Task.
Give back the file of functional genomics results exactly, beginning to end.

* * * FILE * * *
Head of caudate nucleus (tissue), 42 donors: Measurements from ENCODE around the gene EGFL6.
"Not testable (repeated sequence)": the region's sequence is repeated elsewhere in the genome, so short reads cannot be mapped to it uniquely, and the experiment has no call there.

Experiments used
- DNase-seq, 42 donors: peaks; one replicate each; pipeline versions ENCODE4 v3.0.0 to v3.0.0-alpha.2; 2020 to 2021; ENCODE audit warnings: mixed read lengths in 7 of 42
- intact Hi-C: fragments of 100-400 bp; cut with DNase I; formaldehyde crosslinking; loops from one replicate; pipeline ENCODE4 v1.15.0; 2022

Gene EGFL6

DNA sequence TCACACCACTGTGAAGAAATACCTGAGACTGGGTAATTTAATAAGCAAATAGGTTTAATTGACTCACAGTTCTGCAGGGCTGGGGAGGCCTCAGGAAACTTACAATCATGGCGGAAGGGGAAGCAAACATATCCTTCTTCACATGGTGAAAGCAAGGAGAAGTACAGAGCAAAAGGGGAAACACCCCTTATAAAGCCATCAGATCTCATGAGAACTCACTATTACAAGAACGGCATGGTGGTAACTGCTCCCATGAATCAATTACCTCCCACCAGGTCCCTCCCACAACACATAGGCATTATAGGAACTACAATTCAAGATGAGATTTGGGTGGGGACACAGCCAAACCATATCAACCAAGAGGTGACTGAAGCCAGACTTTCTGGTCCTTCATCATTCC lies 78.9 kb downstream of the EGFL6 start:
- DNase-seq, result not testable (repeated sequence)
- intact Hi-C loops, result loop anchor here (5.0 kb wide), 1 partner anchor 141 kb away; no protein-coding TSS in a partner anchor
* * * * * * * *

Head of caudate nucleus (tissue), 42 donors: Measurements from ENCODE around the gene EGFL6.
"Not testable (repeated sequence)": the region's sequence is repeated elsewhere in the genome, so short reads cannot be mapped to it uniquely, and the experiment has no call there.

Experiments used
- DNase-seq, 42 donors: peaks; one replicate each; pipeline versions ENCODE4 v3.0.0 to v3.0.0-alpha.2; 2020 to 2021; ENCODE audit warnings: mixed read lengths in 7 of 42
- intact Hi-C: fragments of 100-400 bp; cut with DNase I; formaldehyde crosslinking; loops from one replicate; pipeline ENCODE4 v1.15.0; 2022

Gene EGFL6

DNA sequence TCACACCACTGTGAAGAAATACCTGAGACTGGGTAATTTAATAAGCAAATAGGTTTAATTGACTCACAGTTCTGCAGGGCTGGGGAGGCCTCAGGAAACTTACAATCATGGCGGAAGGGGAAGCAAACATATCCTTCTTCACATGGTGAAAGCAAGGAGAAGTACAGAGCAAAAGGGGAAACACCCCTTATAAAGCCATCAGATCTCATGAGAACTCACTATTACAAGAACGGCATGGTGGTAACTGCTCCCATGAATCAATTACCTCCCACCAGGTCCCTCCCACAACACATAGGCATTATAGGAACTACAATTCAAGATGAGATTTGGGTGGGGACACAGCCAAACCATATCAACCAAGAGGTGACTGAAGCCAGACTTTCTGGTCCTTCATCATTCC lies 78.9 kb downstream of the EGFL6 start:
- DNase-seq, result not testable (repeated sequence)
- intact Hi-C loops, result loop anchor here (5.0 kb wide), 1 partner anchor 141 kb away; no protein-coding TSS in a partner anchor